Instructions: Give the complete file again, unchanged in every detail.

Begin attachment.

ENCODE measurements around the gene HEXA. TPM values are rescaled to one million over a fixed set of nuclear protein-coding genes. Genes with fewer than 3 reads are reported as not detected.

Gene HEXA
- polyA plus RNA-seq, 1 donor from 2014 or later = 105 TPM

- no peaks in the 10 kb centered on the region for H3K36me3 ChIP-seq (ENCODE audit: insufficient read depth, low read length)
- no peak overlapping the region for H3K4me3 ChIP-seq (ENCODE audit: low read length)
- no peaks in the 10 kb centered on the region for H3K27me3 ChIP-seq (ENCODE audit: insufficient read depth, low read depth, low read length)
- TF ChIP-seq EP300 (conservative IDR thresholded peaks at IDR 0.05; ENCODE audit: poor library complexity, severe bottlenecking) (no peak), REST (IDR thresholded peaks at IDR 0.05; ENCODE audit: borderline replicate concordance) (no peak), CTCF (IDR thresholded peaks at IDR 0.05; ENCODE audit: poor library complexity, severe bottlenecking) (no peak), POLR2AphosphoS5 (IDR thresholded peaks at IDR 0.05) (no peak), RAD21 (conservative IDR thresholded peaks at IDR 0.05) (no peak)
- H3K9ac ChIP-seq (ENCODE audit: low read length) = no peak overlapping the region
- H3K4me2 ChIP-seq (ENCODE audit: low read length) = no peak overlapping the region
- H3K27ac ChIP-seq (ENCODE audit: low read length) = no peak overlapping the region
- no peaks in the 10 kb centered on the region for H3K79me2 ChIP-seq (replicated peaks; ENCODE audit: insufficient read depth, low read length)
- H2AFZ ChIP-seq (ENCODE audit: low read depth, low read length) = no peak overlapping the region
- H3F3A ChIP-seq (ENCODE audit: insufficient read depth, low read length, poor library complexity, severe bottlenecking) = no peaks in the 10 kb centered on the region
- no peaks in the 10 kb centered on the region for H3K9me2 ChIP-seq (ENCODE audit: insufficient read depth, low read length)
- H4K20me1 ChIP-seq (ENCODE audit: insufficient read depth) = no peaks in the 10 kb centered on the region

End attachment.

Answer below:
ENCODE measurements around the gene HEXA. TPM values are rescaled to one million over a fixed set of nuclear protein-coding genes. Genes with fewer than 3 reads are reported as not detected.

Gene HEXA
- polyA plus RNA-seq, 1 donor from 2014 or later = 105 TPM

- no peaks in the 10 kb centered on the region for H3K36me3 ChIP-seq (ENCODE audit: insufficient read depth, low read length)
- no peak overlapping the region for H3K4me3 ChIP-seq (ENCODE audit: low read length)
- no peaks in the 10 kb centered on the region for H3K27me3 ChIP-seq (ENCODE audit: insufficient read depth, low read depth, low read length)
- TF ChIP-seq EP300 (conservative IDR thresholded peaks at IDR 0.05; ENCODE audit: poor library complexity, severe bottlenecking) (no peak), REST (IDR thresholded peaks at IDR 0.05; ENCODE audit: borderline replicate concordance) (no peak), CTCF (IDR thresholded peaks at IDR 0.05; ENCODE audit: poor library complexity, severe bottlenecking) (no peak), POLR2AphosphoS5 (IDR thresholded peaks at IDR 0.05) (no peak), RAD21 (conservative IDR thresholded peaks at IDR 0.05) (no peak)
- H3K9ac ChIP-seq (ENCODE audit: low read length) = no peak overlapping the region
- H3K4me2 ChIP-seq (ENCODE audit: low read length) = no peak overlapping the region
- H3K27ac ChIP-seq (ENCODE audit: low read length) = no peak overlapping the region
- no peaks in the 10 kb centered on the region for H3K79me2 ChIP-seq (replicated peaks; ENCODE audit: insufficient read depth, low read length)
- H2AFZ ChIP-seq (ENCODE audit: low read depth, low read length) = no peak overlapping the region
- H3F3A ChIP-seq (ENCODE audit: insufficient read depth, low read length, poor library complexity, severe bottlenecking) = no peaks in the 10 kb centered on the region
- no peaks in the 10 kb centered on the region for H3K9me2 ChIP-seq (ENCODE audit: insufficient read depth, low read length)
- H4K20me1 ChIP-seq (ENCODE audit: insufficient read depth) = no peaks in the 10 kb centered on the region